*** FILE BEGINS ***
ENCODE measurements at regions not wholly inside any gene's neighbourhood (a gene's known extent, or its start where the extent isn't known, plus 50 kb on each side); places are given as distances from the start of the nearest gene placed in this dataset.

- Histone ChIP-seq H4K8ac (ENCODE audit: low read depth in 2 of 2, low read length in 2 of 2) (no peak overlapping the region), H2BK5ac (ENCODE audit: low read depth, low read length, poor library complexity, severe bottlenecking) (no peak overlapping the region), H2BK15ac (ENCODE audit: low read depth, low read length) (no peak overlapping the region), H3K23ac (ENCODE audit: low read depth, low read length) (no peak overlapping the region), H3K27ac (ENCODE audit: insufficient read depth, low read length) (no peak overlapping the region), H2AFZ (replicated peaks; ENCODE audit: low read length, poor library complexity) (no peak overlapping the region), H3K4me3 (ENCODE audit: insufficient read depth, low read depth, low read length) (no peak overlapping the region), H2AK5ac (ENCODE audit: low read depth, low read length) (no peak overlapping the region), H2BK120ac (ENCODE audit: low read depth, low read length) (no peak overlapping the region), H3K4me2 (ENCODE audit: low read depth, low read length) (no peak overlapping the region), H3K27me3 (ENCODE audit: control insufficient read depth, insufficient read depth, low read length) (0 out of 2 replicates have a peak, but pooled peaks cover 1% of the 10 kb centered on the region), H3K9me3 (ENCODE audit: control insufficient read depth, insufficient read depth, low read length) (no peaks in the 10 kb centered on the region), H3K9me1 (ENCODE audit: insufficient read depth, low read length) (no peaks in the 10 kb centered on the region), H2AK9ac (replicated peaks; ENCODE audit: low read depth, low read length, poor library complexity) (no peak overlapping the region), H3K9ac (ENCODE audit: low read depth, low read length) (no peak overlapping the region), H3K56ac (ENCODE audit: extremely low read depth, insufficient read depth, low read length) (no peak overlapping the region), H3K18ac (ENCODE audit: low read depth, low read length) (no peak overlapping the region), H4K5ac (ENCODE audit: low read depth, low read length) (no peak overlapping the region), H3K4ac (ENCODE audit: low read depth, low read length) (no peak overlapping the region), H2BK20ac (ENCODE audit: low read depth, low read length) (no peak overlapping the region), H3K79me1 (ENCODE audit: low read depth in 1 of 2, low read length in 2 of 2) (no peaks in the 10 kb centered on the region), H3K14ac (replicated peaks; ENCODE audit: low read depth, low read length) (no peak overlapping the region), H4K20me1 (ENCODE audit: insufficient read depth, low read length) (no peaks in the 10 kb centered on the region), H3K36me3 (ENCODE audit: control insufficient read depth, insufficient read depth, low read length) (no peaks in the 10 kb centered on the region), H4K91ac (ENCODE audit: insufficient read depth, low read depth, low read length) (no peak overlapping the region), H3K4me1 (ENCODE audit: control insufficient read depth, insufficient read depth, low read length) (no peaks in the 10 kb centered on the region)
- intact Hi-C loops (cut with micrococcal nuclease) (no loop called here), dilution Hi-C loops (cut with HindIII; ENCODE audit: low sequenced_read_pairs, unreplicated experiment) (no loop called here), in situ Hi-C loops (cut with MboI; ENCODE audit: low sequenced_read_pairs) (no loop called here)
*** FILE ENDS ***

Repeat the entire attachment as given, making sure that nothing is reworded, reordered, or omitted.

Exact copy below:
ENCODE measurements at regions not wholly inside any gene's neighbourhood (a gene's known extent, or its start where the extent isn't known, plus 50 kb on each side); places are given as distances from the start of the nearest gene placed in this dataset.

- Histone ChIP-seq H4K8ac (ENCODE audit: low read depth in 2 of 2, low read length in 2 of 2) (no peak overlapping the region), H2BK5ac (ENCODE audit: low read depth, low read length, poor library complexity, severe bottlenecking) (no peak overlapping the region), H2BK15ac (ENCODE audit: low read depth, low read length) (no peak overlapping the region), H3K23ac (ENCODE audit: low read depth, low read length) (no peak overlapping the region), H3K27ac (ENCODE audit: insufficient read depth, low read length) (no peak overlapping the region), H2AFZ (replicated peaks; ENCODE audit: low read length, poor library complexity) (no peak overlapping the region), H3K4me3 (ENCODE audit: insufficient read depth, low read depth, low read length) (no peak overlapping the region), H2AK5ac (ENCODE audit: low read depth, low read length) (no peak overlapping the region), H2BK120ac (ENCODE audit: low read depth, low read length) (no peak overlapping the region), H3K4me2 (ENCODE audit: low read depth, low read length) (no peak overlapping the region), H3K27me3 (ENCODE audit: control insufficient read depth, insufficient read depth, low read length) (0 out of 2 replicates have a peak, but pooled peaks cover 1% of the 10 kb centered on the region), H3K9me3 (ENCODE audit: control insufficient read depth, insufficient read depth, low read length) (no peaks in the 10 kb centered on the region), H3K9me1 (ENCODE audit: insufficient read depth, low read length) (no peaks in the 10 kb centered on the region), H2AK9ac (replicated peaks; ENCODE audit: low read depth, low read length, poor library complexity) (no peak overlapping the region), H3K9ac (ENCODE audit: low read depth, low read length) (no peak overlapping the region), H3K56ac (ENCODE audit: extremely low read depth, insufficient read depth, low read length) (no peak overlapping the region), H3K18ac (ENCODE audit: low read depth, low read length) (no peak overlapping the region), H4K5ac (ENCODE audit: low read depth, low read length) (no peak overlapping the region), H3K4ac (ENCODE audit: low read depth, low read length) (no peak overlapping the region), H2BK20ac (ENCODE audit: low read depth, low read length) (no peak overlapping the region), H3K79me1 (ENCODE audit: low read depth in 1 of 2, low read length in 2 of 2) (no peaks in the 10 kb centered on the region), H3K14ac (replicated peaks; ENCODE audit: low read depth, low read length) (no peak overlapping the region), H4K20me1 (ENCODE audit: insufficient read depth, low read length) (no peaks in the 10 kb centered on the region), H3K36me3 (ENCODE audit: control insufficient read depth, insufficient read depth, low read length) (no peaks in the 10 kb centered on the region), H4K91ac (ENCODE audit: insufficient read depth, low read depth, low read length) (no peak overlapping the region), H3K4me1 (ENCODE audit: control insufficient read depth, insufficient read depth, low read length) (no peaks in the 10 kb centered on the region)
- intact Hi-C loops (cut with micrococcal nuclease) (no loop called here), dilution Hi-C loops (cut with HindIII; ENCODE audit: low sequenced_read_pairs, unreplicated experiment) (no loop called here), in situ Hi-C loops (cut with MboI; ENCODE audit: low sequenced_read_pairs) (no loop called here)